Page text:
A blood bank collects, separates, tests and stores blood until a patient needs it. If you’ve donated blood before, you’ve been part of the blood banking process.
The first blood bank in the United States was established in 1937 by Dr. Bernard Fantus at Cook County Hospital in Chicago. At the time, it was not possible to store blood for more than a few days. Most transfusions were person-to-person, a dangerous process which made it hard to find donors.
Hoping to solve this problem, Dr. Fantus began experimenting with ways to safely store blood. Initially called the Blood Preservation Laboratory, he changed the name to “blood bank” which was less likely to scare away potential donors. The ability to collect and store blood for an extended period of time revolutionized how doctors treated patients. Donating blood was no longer a high-risk process and patients in need had access to blood they needed for survival.
Over the years, blood banking has helped save countless lives. Today, about 13.6 million units of blood are donated per year. About 36,000 units of blood are needed each day. Thanks to advances in medical technology, blood banks can safely store blood donations, and process and screen blood to ensure safety for all.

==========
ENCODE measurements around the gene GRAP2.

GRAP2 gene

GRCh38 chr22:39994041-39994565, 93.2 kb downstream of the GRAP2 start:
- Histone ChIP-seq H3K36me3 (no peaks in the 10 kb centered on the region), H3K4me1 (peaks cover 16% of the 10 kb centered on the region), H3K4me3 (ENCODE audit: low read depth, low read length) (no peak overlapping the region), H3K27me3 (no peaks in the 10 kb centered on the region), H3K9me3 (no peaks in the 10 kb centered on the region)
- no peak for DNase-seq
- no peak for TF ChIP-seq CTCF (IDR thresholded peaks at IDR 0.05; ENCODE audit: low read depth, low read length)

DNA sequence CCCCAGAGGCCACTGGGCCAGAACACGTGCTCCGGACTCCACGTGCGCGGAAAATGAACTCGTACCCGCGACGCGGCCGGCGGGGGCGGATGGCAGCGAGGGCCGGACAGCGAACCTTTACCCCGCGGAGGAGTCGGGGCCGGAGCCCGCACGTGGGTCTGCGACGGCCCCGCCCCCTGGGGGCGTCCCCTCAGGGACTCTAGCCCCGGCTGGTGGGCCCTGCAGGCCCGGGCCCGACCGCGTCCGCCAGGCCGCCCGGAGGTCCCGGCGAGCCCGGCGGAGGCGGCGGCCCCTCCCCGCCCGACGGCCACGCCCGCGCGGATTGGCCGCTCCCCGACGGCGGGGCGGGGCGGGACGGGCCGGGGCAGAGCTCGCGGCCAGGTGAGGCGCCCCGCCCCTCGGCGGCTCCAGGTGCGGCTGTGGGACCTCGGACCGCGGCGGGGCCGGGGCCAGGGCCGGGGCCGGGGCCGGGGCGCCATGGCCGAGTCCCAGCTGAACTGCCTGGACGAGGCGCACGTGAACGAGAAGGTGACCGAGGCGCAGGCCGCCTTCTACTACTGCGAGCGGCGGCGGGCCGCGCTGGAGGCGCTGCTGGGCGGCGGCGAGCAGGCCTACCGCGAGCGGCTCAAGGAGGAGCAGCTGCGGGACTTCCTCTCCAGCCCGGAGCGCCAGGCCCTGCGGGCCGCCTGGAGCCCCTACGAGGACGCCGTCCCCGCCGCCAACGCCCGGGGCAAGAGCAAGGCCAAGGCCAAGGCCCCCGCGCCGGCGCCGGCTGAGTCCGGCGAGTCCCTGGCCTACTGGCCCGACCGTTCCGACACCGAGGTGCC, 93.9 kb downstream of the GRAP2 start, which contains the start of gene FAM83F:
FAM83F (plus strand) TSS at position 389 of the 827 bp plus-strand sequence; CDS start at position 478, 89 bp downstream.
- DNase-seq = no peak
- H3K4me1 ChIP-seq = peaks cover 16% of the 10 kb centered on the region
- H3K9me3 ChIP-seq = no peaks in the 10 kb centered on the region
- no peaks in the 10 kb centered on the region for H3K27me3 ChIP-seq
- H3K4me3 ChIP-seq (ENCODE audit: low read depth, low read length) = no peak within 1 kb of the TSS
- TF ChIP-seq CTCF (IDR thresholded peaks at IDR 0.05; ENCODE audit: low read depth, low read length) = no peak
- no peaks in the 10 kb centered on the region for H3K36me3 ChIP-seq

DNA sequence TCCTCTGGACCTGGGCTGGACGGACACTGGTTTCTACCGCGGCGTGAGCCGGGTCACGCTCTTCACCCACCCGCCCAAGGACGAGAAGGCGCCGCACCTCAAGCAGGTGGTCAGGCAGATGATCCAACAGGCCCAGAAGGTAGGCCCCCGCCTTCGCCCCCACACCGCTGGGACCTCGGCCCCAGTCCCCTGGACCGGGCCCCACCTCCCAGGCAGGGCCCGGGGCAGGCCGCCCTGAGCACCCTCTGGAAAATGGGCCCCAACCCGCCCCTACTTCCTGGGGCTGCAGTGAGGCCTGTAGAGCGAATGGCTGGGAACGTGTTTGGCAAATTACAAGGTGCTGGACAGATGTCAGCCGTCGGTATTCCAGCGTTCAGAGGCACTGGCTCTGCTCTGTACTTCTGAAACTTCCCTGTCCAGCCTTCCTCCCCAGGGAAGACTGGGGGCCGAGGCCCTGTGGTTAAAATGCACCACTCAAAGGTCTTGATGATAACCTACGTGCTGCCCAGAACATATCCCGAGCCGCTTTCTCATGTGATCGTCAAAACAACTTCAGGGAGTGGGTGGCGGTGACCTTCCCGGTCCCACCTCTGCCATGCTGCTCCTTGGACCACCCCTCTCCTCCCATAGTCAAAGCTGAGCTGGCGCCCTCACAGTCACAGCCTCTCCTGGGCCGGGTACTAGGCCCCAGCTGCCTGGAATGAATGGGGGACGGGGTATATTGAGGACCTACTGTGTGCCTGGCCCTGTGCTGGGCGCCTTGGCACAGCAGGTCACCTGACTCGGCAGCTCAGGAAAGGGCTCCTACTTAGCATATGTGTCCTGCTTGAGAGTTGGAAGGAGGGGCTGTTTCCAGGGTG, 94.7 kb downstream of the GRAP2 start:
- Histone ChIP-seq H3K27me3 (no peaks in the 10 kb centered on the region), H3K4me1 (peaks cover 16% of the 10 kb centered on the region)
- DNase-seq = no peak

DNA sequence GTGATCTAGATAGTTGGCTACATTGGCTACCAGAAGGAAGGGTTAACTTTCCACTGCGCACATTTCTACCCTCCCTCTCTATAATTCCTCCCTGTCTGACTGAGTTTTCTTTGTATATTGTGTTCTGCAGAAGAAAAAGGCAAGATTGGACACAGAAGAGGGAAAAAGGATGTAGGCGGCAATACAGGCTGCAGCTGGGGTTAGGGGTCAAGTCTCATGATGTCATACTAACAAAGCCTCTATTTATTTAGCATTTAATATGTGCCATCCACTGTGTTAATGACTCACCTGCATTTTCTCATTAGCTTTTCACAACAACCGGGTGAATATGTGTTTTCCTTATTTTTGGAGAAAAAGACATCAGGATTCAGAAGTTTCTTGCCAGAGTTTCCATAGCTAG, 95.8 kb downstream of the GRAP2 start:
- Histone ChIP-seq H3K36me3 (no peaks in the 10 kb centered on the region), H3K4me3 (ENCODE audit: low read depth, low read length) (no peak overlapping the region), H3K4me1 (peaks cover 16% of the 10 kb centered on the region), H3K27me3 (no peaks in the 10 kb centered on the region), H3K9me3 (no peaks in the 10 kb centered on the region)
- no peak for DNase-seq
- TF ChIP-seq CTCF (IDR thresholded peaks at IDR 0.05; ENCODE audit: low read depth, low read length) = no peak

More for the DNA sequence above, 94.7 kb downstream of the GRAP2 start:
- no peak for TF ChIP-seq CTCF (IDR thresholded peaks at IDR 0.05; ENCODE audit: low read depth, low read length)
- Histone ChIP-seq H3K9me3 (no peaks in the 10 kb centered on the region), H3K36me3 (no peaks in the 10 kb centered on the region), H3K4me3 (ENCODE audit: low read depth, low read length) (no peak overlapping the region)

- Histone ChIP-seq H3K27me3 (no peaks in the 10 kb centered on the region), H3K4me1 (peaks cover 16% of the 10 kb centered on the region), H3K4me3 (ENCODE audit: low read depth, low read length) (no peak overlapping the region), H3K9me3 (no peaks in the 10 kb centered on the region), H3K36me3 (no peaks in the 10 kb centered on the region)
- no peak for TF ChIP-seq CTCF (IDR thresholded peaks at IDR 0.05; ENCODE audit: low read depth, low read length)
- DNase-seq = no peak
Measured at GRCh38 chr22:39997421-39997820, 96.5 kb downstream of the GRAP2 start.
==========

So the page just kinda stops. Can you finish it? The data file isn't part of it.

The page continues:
The first step in the blood banking process is collection. Most blood banks, including the American Red Cross, rely on volunteer blood donors. During a typical blood donation, about 1 pint of blood is collected, along with a few small tubes for testing. The tubes and donation are labeled with donor information and sent off for processing and testing.
Next, the donated blood is taken to the processing center. Whole blood is usually centrifuged, which separates it into its many components that patients may need: red blood cells, platelets and plasma. White blood cells are removed from the blood to minimize the chance of a reaction in the recipient.
While the donation is being processed, the blood test tubes are sent out for screening. At the American Red Cross, this includes testing for diseases such as hepatitis B, hepatitis C, HIV and West Nile Virus. If any of the tests are positive, the donor will be notified and the blood will not be used. During the testing stage, the blood is also typed for ABO groups and Rh factor.
Once the blood is screened and processed, it is stored up to 42 days or until it is needed. A blood bank ensures that hospitals have a safe, reliable blood supply for patients in need. You can help meet supply demands by scheduling your donation today. Your donation may even help save more than one life.